The books. Some will simply have to go. About half would be good.
So, one question: Does it make more sense to hang on to old books already read and thoroughly enjoyed, or those not yet read at all? I’m beginning to think that some used ones ought to go, and some new ones should stay, in the hopes they will come into favour at some point. But not too many.
Some books have moved around with me before. A lot. I used to be of the opinion that if I’d liked something, I’d hang on to it. Part of the family and all that. Now that this looks like an impossible ambition, I suspect I can chuck out quite a few books. I look at them and ask myself if I’m at all likely to re-read, even were I not so blessed with new incoming books on a daily basis.
More often than you’d think, the answer is no. And for every 19 books successfully Oxfammed, there is bound to be a 20th I will regret. But there are libraries and secondhand bookshops, and even firsthand bookshops, whence mistakes might be rectified.
Libraries. I must have imagined I actually am a library in the past. Thoughts like ‘that could be handy to have if …’ have confused me. I have hung on to books because I am a snob. It would look impressive – or at least marginally good – to have certain books on my shelves.
And, it’s so useful to have a nice selection if visitors want to read while staying with us. Pah! I don’t like lending books, and we don’t exactly run a hotel here. The only people impressed by our books have been Son’s reception teacher and our former GP. The Grandmother sometimes finds something she will read (which she then takes home with her to finish).
I have been known to feel that if I adore a writer, I must keep all of his or her books, when a few of the best will do. Now that I own a lot of signed books I have felt I can’t part with any of those. But I’ll just have to. (The embarrassing fact is that anything signed to Bookwitch will be rather obvious. Please don’t hate me.)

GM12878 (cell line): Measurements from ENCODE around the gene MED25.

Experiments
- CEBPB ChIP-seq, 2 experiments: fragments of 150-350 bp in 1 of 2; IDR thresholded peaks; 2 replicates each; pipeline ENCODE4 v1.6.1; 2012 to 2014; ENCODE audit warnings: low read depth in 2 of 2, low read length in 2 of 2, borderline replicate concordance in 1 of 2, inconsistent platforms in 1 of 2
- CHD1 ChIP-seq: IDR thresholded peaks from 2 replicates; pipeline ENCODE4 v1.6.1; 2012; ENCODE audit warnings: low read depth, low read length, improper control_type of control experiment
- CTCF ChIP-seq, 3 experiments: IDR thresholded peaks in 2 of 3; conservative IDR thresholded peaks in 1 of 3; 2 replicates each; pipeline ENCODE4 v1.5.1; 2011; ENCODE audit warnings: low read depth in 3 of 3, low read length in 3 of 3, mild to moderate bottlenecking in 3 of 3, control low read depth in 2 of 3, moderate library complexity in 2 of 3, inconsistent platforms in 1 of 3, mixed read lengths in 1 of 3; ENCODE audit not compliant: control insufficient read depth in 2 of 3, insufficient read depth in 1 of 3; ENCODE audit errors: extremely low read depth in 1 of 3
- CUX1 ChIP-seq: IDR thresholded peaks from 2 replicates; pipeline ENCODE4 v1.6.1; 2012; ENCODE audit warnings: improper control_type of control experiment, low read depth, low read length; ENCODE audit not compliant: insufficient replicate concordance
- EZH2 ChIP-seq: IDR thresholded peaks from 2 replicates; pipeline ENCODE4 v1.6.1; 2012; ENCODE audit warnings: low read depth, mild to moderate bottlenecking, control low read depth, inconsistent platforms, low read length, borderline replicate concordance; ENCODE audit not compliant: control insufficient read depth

I can’t get rid of books written by the very nice people I am now reasonably acquainted with. But I will have to. You are still absolutely lovely people. So are your books. Lovely, I mean, not that they are people.
Several copies of the ‘same’ book makes little sense. So does keeping [all of] Offspring’s books. Unless they at least spring clean a little, so we don’t keep every single one. Son could prune his multiple copies of Terry Pratchett and Eoin Colfer. Daughter could decide she won’t bl**dy re-read Cathy Hopkins, again. Actually, no, perhaps she couldn’t.
Some of my fiction is quite easy to decide on. But what about Shakespeare? One collected works is enough, which means the other can go. But the plays we also have separately? What will we want to return to at some point? Which Tom Stoppard play do I like best? Shaw? Do we need two Swedish hymn books?*
*This backfired a little. When the Resident IT Consultant was reminded of Shaw, for instance, he promptly sat down and read one of the plays. He told me off for wanting to deprive him of the poetry of Dylan Thomas. Oh, dear. He claimed the Zen motorbike book was his, and not mine to chuck out. And so it went.
But some books went.